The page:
The Nintendo 3DS is already seeing a lot of attention from developers this year. CAPCOM set the standards high with the excellent Resident Evil: Revelations last month and with plenty more potential winners like Kid Icarus, Metal Gear Solid and Rhythm Thief due next month it doesn’t look like the fun will soon be over. But we’re getting a little ahead of ourselves as we still have to get through February and with it comes Tekken 3D Prime Edition, a game that hopes to take on both Super Street Fighter IV 3D Edition and Dead or Alive Dimensions to claim best fighter on 3DS. But has it got what it takes to battle it out with these two smashing beat em ups?
Opening impressions are good when you first load up the game and continue to excel from there. Over forty characters have made the final roster and with each feeling unique and offering differing fighting styles there’s reason to try them all. Veterans like Paul Pheonix and Nina Williams make a return as well as some fresher faces too all of which feel and look as they did on the home console version of Tekken 6. Even more impressive than the massive cast is that not only does the game run at a silky smooth sixty frames per second when in 2D but also when playing in 3D. While Dead or Alive and Street Fighter could only muster half that when playing with the extra dimension, Tekken maintains it with ease and it really shows.
The combat itself also feels satisfying with a control system that offers enough fun for button bashers but plenty of potential for those who want to memorise and master the almost endless list of moves for each character. The usual assortment of kicks, blocks, punches and grabs make an appearance with combos being the main focus as you try to string together ever increasing jumbles of manoeuvres to inflict damage. It’s truly pleasing to witness your opponent being bounced off the floor and juggled in the air like a beach ball as you hit a devastating ten hit combo.
So while it looks fantastic, offers a great fighting system and runs like a greased ferret, when it comes to the features, sadly this is where Tekken falls flat on its face. If you’re on your own then options are limited to practice, tackling a series of opponents with a single health bar in Special Survival mode or your standard slim lined arcade style affair with the Quick Match option. There’s no ability to create your own fighter, no other modes, not even any memorable unlockables to find. Even when it looks like Namco are going to include something interesting like some requirements that need to be met during fights they’re never really expanded nor frequent enough. As for customisations, rankings are about as deep as they go with winning battles rewarding each fighter with better ranks and eventually a change in colours for their costumes. If you happen to have the luck of knowing others who have a copy of the game then you can battle each other wirelessly. Again options are scarce and the same goes for online multiplayer. For a series that has prided itself on including unique options like Tekken Ball or Tekken Force in the past, it’s a real shame nothing like that makes it in here. Even compared to the original Playstation titles this is ridiculously bare bones.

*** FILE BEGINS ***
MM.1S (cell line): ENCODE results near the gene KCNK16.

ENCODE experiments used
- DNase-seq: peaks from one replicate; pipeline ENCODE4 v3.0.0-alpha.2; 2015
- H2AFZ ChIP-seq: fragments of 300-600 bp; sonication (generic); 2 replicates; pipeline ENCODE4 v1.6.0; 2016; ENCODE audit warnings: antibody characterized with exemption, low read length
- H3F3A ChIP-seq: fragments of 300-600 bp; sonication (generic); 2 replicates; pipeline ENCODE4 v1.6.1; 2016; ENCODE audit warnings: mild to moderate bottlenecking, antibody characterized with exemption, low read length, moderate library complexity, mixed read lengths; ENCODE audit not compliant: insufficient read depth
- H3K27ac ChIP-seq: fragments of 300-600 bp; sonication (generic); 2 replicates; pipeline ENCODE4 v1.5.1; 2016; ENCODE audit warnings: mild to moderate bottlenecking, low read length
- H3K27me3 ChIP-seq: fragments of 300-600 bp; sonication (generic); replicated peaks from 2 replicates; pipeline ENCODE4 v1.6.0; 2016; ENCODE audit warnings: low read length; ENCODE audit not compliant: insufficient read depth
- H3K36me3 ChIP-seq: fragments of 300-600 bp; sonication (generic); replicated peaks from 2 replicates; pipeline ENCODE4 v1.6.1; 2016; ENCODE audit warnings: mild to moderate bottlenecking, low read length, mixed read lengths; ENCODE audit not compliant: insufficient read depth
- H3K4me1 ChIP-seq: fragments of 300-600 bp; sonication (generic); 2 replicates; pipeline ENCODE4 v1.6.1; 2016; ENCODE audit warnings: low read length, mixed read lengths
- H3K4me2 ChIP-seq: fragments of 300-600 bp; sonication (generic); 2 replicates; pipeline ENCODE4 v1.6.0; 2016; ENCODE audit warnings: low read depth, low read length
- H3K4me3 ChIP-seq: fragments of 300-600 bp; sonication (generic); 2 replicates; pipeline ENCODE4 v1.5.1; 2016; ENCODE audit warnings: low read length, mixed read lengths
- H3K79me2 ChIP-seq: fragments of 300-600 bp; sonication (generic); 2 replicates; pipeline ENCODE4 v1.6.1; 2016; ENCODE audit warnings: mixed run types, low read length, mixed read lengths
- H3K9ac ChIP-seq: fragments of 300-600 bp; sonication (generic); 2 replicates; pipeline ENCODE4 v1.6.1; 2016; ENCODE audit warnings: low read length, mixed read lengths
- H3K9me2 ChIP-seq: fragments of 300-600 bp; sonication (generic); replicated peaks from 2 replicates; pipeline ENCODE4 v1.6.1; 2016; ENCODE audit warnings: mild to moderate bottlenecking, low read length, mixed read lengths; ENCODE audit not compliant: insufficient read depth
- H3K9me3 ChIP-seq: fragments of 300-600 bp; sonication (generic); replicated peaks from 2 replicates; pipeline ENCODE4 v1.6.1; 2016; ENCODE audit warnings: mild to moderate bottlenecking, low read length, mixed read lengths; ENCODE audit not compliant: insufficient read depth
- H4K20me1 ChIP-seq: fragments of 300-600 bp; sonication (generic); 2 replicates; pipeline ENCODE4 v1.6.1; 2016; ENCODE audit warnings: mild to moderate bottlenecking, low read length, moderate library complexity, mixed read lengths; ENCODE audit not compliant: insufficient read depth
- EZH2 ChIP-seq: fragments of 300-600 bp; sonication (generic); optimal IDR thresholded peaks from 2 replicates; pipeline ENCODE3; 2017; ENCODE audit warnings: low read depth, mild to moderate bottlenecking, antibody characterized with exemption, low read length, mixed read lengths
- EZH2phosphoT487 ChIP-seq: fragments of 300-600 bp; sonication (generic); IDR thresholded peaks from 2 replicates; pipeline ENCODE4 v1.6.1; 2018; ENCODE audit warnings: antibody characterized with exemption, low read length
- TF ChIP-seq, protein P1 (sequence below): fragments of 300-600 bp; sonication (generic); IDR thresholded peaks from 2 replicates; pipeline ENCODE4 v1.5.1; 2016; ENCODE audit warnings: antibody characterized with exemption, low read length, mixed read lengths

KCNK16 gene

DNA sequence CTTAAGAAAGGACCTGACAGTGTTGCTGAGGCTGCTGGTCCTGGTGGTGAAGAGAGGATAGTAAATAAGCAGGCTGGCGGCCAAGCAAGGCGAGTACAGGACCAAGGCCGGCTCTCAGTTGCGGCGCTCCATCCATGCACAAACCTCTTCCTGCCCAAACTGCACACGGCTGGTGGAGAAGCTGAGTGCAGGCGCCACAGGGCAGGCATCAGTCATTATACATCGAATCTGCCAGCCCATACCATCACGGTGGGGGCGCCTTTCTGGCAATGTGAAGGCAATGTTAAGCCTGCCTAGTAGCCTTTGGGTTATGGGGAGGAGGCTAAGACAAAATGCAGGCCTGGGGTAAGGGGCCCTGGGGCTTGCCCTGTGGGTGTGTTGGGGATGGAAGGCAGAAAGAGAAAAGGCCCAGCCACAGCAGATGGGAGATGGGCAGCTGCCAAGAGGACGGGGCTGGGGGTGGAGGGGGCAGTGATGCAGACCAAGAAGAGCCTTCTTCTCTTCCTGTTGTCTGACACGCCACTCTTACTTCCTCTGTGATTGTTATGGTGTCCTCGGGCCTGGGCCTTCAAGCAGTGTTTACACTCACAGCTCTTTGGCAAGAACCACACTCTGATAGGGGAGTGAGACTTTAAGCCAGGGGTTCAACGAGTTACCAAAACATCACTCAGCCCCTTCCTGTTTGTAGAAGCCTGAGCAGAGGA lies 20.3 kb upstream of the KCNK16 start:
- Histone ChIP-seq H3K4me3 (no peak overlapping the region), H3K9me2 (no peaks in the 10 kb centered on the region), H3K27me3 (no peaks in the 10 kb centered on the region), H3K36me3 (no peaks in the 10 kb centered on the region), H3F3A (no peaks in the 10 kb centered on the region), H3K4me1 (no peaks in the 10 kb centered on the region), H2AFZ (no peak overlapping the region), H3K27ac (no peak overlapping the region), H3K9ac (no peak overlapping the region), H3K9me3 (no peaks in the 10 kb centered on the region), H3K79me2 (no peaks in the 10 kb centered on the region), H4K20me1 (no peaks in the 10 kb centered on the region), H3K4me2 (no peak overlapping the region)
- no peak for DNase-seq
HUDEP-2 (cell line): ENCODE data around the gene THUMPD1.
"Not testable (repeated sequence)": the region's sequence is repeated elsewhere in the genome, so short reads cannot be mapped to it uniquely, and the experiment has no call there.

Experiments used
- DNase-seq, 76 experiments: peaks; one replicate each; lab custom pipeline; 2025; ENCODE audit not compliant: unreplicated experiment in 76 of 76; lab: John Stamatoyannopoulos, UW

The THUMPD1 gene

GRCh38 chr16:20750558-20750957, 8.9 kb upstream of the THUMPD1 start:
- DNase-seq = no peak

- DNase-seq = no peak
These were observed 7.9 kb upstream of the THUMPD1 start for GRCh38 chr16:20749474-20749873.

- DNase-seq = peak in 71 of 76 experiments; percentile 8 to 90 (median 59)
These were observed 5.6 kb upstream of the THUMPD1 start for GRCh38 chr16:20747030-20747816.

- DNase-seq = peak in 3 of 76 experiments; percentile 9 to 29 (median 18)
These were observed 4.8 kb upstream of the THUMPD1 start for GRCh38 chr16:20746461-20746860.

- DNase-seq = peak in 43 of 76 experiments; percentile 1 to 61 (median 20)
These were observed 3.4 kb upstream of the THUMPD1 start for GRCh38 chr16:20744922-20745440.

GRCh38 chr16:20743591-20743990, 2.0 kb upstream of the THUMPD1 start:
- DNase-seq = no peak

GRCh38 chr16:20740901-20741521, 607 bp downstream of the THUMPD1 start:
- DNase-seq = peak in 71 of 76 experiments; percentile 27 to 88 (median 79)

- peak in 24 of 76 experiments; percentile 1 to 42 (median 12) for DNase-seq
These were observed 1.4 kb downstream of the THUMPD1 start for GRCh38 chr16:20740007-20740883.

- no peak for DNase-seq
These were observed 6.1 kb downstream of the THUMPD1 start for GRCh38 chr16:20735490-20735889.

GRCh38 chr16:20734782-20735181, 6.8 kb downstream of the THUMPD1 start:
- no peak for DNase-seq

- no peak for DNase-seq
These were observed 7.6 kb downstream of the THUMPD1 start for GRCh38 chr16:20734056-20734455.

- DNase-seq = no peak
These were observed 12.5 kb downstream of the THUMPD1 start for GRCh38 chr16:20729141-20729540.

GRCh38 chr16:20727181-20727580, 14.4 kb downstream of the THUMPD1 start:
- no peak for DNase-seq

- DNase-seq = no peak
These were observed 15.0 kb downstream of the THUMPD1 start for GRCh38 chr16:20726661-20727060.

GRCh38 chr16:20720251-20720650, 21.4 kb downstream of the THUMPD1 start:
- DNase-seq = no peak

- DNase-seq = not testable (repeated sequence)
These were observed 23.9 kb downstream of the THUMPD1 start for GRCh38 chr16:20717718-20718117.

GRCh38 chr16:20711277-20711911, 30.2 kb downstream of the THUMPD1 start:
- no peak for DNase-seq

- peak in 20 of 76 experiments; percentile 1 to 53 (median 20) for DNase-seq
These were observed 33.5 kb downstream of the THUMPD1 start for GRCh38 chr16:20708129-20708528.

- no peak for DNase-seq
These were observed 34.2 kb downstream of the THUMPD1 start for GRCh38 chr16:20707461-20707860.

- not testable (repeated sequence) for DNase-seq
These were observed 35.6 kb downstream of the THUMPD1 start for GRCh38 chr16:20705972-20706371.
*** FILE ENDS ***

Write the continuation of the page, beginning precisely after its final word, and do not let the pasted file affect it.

Something that really bugged me whilst playing when playing Tekken 3DS was the lack of any real help or notification when starting off or something new would occur, instead relying on you to simply figure it all out for yourself. Sure it’s a fighting game so it’s obvious you need to beat the opponent to a bloody pulp, but when the game throws the odd match with a win requirement and no hint or clue whatsoever, it can potentially ruin your chances and therefore ruin your fun. Tutorials are never to been seen either so it’s jump in and get the gist or go home. It’s just bad design.
It seems NAMCO have tried to bulk the package somewhat with a copy of the movie Tekken: Blood Vengeance. Delivered in some pretty underwhelming 3D it seems only very big fans of the series will take joy from this. Given the choice between Blood Vengeance or getting some extra content thrown into the actual game the winner is clear. NAMCO just backed the wrong one.
Tekken cards (which are basically trading cards) try to offer some form of collectible aspect to the proceedings but sadly it all feels a bit pointless. If the cards actually did something or could be retrieved in more ways, then this could have been an okay feature, but since your only means of nabbing these collectibles is limited to a single repetitive mode and StreetPass it feels like too much effort to even get ten let alone the seven hundred or so on offer.
Visually Tekken 3D looks great with little being sacrificed from its bigger brother Tekken 6 on the PlayStation 3 and Xbox 360. The 3D is impressive but unfortunately absent when playing multiplayer. This may disappoint some but when the game moves so smooth and fluidly, you’ll eventually learn to forget about it. Sound too is decent enough with the usual grunts and moans of fighters getting smashed about the environment as well as a pretty good soundtrack to compliment the fights. Overall the production values are impressive. But it’s not enough…
Tekken 3D Prime Edition is an enjoyable fighter that unfortunately suffers from a lack of modes and some poorly executed ideas. Had there been more to do then this could have probably been the fighter to beat on the handheld. Sadly though what you’re left with is a great technical showpiece for the Nintendo 3DS and not much more. Shame.